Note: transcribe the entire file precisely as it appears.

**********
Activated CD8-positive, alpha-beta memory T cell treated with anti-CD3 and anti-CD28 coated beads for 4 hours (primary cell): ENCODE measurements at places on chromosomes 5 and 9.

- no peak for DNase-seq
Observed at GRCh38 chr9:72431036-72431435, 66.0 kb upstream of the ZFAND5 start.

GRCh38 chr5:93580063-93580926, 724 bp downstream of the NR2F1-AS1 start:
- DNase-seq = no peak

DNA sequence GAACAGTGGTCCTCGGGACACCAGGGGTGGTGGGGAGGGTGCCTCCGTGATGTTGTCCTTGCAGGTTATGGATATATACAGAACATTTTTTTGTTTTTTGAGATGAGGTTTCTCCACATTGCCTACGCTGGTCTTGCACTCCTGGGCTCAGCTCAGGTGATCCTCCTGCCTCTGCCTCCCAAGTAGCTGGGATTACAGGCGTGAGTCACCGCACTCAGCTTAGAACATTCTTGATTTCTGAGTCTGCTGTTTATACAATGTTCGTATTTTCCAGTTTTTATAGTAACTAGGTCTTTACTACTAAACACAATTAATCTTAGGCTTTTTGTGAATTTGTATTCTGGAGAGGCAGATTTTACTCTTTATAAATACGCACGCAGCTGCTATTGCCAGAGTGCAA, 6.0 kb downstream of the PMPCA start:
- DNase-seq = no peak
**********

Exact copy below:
Activated CD8-positive, alpha-beta memory T cell treated with anti-CD3 and anti-CD28 coated beads for 4 hours (primary cell): ENCODE measurements at places on chromosomes 5 and 9.

- no peak for DNase-seq
Observed at GRCh38 chr9:72431036-72431435, 66.0 kb upstream of the ZFAND5 start.

GRCh38 chr5:93580063-93580926, 724 bp downstream of the NR2F1-AS1 start:
- DNase-seq = no peak

DNA sequence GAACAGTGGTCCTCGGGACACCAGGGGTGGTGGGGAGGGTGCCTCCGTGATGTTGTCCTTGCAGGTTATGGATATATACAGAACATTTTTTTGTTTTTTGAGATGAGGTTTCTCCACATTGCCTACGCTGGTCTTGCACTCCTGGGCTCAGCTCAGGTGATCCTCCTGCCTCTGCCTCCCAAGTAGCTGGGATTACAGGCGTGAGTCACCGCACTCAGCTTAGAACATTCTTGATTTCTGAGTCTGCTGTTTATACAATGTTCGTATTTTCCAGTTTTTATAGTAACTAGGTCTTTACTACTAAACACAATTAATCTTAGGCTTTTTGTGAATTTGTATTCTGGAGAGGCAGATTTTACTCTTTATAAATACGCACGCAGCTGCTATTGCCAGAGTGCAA, 6.0 kb downstream of the PMPCA start:
- DNase-seq = no peak